Red - Michael Hall

He was red.

But he wasn't very good at it.

Red: A Crayon's Story follows the journey of a crayon whose outsides and insides don't match. Everyone thinks they know how to fix things, but in the end, it becomes obvious that acceptance is what's really needed for Red.

Thus begins the story of Red, a crayon whose label doesn't match who he really is. This book is narrated by a pencil, and features a cast of crayons who don't quite know what to do about Red, since he just doesn't fit in.

At first glance, it's a book about a blue crayon that just got mislabeled, but upon closer inspection, readers will see that the book is so much more! This is a narrative about difference, about why labels don't always work for individuals, and about how individuals need to learn to accept others for their uniqueness.

Readers will empathize with Red. They will see how many layers of meaning can be held within an initially simple tale. The use of color is also remarkable, with bright colors representing the younger individuals, and the darker colors representing older individuals (i.e. parents are an olive green, and grandparents are grey and silver.) The other part I love is that you can actually read a lot of queerness and transness and disability narratives into this book. I love that it's so open to interpretation based on its analysis of labels, misrepresentation, and difference.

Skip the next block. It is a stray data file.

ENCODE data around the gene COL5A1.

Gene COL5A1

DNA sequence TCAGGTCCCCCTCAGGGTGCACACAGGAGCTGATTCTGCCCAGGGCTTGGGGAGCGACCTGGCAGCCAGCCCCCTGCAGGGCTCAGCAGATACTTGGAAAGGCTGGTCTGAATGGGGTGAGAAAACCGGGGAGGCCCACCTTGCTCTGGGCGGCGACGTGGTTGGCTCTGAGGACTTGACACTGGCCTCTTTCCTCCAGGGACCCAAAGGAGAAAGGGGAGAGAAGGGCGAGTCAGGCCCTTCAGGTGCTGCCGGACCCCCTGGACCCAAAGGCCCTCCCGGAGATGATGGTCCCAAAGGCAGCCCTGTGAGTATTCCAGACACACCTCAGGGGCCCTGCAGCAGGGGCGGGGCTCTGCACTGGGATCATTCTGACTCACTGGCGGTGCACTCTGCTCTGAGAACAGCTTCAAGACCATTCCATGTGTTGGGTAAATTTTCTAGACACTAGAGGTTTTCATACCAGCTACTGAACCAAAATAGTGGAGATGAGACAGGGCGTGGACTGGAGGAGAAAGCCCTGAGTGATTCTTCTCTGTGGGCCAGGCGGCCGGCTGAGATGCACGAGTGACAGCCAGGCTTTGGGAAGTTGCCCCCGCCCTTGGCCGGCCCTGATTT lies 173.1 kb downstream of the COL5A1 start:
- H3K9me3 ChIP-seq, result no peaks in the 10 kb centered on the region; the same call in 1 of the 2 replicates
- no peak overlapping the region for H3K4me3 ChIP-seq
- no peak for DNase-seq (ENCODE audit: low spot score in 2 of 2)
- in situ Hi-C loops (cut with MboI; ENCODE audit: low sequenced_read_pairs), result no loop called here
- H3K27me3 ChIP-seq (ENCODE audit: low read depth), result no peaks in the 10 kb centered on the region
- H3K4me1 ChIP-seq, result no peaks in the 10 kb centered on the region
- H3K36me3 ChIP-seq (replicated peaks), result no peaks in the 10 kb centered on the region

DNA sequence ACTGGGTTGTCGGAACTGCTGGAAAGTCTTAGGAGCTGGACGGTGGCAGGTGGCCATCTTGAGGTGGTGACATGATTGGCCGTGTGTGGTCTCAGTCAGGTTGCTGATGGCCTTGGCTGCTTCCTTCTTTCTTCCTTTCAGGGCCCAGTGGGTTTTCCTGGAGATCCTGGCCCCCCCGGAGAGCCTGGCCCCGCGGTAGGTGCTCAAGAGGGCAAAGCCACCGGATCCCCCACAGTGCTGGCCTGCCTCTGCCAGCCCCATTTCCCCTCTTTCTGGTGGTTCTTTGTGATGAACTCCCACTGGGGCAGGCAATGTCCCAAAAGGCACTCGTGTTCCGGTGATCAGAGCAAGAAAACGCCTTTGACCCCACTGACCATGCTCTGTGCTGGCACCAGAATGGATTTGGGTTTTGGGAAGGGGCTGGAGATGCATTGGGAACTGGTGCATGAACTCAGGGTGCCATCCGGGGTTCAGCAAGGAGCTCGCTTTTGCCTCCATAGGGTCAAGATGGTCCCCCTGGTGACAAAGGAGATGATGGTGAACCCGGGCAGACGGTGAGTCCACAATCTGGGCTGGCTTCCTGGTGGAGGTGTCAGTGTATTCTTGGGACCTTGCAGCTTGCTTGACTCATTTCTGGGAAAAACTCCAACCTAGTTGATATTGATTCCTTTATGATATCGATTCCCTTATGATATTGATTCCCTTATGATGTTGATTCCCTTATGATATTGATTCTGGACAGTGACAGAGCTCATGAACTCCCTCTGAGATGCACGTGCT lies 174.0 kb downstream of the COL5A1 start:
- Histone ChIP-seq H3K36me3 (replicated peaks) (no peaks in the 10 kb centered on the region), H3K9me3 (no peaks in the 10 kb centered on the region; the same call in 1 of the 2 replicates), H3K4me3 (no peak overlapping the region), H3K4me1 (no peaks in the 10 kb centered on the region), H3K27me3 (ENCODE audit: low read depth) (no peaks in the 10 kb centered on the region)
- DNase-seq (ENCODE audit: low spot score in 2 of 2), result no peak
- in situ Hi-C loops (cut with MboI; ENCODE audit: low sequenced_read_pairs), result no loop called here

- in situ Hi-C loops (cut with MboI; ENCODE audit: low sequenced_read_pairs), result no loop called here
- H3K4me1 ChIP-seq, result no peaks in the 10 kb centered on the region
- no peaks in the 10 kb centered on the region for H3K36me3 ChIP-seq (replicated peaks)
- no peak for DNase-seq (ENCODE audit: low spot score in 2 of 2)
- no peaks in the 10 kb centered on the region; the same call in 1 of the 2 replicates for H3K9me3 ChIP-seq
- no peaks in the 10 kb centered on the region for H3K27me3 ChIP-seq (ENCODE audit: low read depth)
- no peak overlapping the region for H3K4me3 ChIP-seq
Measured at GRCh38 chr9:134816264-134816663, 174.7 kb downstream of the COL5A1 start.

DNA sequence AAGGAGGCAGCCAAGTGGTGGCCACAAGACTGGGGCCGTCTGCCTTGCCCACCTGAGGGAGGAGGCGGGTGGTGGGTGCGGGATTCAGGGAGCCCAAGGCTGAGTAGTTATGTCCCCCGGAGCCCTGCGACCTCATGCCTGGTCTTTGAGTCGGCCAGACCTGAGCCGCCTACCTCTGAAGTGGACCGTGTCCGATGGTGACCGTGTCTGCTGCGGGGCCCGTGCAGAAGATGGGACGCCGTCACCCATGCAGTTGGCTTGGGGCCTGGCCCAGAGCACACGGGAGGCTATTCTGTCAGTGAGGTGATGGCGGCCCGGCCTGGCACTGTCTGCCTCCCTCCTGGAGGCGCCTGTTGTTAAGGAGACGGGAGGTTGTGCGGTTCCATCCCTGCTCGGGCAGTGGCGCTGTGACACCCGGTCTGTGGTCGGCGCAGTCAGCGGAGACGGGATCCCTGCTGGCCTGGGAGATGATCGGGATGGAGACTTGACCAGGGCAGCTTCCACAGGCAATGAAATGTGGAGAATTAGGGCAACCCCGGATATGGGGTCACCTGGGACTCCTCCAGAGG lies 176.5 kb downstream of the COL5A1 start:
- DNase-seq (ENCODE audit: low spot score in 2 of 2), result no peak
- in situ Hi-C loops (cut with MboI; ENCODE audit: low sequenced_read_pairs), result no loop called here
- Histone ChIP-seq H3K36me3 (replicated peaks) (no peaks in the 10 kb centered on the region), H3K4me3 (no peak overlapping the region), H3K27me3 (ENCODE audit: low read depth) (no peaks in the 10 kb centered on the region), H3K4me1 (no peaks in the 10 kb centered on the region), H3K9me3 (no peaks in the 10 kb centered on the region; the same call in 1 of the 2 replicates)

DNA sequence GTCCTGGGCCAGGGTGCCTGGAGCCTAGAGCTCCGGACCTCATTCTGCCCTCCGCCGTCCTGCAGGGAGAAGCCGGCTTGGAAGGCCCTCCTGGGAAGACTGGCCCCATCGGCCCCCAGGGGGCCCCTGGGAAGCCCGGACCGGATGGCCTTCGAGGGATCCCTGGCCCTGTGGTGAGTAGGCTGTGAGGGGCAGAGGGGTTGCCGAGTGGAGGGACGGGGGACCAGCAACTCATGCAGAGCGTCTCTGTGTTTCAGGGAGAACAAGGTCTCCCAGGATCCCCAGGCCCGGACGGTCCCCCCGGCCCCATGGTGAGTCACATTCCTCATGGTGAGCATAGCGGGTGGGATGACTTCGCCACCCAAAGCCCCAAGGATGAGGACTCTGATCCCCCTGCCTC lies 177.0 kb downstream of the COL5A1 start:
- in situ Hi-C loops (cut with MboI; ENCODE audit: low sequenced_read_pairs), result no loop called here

In the end, Michael Hall has created a gorgeous and compelling narrative that really stands out in the world of Crayon narratives. This is a must-read, and I Highly Recommend it for children and adults.


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